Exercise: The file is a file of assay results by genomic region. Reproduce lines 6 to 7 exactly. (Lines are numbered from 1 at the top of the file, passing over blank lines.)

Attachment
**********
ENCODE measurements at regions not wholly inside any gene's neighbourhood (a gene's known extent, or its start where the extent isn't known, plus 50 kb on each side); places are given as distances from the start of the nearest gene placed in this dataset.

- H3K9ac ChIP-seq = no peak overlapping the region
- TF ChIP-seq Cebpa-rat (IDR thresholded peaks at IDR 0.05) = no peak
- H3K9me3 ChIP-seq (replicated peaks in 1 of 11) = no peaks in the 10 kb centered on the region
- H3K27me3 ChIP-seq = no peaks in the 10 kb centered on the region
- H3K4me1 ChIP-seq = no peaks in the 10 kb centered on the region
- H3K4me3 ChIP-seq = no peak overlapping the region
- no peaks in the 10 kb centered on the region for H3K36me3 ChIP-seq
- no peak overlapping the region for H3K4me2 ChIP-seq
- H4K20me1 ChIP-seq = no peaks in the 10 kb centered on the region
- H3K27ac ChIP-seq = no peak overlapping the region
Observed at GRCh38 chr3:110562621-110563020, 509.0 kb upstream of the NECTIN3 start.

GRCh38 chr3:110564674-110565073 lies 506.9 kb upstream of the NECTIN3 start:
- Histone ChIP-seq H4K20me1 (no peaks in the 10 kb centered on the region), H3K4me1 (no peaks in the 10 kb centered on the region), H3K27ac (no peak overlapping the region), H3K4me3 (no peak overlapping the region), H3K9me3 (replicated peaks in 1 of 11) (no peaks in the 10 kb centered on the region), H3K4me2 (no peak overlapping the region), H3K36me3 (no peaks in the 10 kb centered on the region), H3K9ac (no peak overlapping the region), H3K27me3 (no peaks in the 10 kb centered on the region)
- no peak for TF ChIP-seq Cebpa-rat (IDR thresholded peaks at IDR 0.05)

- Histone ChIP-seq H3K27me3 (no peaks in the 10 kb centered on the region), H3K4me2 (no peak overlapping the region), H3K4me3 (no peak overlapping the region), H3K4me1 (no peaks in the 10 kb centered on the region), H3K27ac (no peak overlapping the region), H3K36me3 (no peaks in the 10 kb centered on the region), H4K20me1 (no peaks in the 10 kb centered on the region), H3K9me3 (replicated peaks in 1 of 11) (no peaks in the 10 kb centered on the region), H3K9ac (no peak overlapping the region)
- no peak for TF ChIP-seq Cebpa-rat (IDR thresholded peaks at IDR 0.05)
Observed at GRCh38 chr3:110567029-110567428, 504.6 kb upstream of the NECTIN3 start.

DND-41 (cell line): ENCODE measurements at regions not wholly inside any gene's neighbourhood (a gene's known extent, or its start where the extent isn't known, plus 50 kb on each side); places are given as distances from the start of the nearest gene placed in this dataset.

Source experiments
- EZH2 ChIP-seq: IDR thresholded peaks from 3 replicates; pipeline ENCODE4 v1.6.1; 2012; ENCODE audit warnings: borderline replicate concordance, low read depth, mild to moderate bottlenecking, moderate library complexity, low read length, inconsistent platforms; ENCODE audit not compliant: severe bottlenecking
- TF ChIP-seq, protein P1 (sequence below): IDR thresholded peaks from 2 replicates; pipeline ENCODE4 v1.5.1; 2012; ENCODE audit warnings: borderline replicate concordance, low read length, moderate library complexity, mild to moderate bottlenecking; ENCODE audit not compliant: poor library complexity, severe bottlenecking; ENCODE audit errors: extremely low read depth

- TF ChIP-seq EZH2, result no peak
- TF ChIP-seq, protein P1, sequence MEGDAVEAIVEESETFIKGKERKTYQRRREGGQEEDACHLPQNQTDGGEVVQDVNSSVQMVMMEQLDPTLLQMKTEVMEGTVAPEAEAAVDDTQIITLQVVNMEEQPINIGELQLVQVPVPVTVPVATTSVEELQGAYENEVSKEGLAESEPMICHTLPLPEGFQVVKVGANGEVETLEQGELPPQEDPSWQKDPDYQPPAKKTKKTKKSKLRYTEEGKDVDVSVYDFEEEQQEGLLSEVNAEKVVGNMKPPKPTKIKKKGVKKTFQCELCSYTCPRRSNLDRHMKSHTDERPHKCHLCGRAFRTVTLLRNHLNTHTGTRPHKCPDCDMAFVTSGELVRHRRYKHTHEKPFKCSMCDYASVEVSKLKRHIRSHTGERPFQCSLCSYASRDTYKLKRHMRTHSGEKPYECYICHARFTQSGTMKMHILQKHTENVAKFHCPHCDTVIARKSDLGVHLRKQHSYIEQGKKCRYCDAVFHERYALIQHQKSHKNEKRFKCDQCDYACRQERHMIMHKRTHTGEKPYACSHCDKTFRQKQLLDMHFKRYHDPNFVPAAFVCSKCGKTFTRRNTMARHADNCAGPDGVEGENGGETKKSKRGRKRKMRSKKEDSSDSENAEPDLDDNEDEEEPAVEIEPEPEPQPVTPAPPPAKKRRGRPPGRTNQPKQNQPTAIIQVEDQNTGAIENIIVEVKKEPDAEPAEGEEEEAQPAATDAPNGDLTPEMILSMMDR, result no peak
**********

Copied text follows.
- H3K4me1 ChIP-seq = no peaks in the 10 kb centered on the region
- H3K4me3 ChIP-seq = no peak overlapping the region